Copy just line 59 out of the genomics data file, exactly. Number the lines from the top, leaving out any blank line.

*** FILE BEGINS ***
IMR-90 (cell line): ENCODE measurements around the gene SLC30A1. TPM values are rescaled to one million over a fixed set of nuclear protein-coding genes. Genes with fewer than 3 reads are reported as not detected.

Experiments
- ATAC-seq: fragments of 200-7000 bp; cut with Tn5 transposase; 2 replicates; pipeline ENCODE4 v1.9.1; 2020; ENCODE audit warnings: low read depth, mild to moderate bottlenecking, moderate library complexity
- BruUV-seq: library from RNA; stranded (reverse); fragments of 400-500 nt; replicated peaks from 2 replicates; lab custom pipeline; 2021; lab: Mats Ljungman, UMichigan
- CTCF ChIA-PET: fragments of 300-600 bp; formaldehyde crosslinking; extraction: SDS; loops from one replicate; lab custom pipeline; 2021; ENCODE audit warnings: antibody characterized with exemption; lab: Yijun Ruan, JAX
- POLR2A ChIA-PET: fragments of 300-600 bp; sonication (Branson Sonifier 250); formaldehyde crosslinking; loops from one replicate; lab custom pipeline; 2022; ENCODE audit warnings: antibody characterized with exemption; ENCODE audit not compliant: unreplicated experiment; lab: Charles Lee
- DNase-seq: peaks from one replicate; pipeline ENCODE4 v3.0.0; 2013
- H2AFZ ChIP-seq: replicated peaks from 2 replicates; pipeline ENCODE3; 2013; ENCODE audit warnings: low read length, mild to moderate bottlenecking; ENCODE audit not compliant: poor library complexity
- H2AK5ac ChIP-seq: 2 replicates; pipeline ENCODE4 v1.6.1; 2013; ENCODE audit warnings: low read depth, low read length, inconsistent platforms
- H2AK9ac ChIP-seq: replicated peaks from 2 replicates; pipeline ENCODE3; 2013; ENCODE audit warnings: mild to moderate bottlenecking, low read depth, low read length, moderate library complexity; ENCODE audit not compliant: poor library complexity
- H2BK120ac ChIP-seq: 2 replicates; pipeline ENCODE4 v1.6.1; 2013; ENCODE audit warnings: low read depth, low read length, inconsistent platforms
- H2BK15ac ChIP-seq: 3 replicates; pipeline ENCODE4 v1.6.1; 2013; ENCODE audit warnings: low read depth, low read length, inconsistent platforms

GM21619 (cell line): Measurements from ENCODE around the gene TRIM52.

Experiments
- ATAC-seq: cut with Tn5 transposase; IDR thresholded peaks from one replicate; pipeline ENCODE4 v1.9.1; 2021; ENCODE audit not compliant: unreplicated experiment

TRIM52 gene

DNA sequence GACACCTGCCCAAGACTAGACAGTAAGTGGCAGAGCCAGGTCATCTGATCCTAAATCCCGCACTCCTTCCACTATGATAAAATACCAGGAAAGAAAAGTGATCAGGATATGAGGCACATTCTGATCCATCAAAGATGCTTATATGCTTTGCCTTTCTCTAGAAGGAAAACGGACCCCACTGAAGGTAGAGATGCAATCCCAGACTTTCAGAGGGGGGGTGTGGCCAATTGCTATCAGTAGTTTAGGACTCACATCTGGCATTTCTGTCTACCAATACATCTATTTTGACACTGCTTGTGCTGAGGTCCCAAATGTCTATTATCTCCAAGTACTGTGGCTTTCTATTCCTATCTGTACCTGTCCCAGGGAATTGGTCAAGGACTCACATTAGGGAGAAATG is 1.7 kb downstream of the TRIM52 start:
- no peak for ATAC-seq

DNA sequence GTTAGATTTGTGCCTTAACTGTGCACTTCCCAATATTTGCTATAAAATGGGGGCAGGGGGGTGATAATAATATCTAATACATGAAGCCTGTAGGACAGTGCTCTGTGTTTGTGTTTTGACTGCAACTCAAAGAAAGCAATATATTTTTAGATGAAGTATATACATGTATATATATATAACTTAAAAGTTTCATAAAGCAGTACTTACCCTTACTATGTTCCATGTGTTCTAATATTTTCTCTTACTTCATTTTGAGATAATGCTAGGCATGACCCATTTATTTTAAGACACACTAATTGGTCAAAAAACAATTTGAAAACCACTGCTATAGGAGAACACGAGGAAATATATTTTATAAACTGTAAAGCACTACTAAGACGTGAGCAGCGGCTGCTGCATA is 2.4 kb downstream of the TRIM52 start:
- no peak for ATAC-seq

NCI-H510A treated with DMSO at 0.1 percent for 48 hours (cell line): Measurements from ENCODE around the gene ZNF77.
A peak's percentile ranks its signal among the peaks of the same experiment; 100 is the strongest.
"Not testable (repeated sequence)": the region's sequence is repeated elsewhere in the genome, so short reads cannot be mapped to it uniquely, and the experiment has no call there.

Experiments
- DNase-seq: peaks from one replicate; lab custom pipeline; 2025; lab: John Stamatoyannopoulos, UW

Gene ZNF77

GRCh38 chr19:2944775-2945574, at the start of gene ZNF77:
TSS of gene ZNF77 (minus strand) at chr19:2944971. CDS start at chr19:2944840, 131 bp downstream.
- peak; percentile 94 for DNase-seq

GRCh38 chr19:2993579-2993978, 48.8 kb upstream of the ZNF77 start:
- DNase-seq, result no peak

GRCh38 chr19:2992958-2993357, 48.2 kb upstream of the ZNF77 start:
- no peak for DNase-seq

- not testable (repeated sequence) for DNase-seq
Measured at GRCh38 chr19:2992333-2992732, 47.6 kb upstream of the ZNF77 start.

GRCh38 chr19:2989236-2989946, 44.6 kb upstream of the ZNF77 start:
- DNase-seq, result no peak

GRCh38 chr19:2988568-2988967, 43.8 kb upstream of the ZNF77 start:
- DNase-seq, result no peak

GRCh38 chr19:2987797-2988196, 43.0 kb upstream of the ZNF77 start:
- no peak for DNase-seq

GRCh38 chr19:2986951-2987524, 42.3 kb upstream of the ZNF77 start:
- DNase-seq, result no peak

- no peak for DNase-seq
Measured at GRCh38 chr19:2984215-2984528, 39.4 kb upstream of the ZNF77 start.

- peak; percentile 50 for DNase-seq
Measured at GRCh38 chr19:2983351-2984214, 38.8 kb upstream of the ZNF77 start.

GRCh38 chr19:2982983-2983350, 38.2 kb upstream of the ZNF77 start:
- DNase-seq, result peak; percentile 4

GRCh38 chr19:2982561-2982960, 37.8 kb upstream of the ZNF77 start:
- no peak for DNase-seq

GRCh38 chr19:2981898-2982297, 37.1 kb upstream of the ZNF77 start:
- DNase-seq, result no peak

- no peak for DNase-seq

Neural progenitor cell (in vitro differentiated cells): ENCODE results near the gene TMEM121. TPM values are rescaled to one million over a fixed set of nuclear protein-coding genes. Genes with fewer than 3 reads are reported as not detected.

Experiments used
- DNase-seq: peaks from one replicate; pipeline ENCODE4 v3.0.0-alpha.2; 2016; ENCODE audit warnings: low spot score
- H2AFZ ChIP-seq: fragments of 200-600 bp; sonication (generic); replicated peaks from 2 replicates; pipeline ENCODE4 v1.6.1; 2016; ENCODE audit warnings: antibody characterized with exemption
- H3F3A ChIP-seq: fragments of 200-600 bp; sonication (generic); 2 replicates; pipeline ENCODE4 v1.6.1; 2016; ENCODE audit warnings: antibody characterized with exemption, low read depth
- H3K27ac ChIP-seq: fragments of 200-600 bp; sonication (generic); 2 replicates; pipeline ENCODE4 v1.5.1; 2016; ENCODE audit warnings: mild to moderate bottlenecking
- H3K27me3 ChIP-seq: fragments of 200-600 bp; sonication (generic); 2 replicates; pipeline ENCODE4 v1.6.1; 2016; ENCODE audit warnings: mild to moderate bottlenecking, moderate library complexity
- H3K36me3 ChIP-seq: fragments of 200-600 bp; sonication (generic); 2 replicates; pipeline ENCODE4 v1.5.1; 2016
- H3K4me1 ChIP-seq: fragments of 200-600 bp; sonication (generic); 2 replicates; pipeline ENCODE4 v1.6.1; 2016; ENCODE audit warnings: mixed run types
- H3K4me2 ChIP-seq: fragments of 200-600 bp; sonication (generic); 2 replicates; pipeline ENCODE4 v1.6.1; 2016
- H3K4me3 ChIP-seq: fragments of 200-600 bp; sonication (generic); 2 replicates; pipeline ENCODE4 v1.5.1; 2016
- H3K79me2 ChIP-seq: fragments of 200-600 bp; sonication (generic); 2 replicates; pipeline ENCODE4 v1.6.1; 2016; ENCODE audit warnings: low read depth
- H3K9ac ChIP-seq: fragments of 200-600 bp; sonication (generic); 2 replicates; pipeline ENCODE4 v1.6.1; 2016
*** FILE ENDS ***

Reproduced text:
- H3F3A ChIP-seq: fragments of 200-600 bp; sonication (generic); 2 replicates; pipeline ENCODE4 v1.6.1; 2016; ENCODE audit warnings: antibody characterized with exemption, low read depth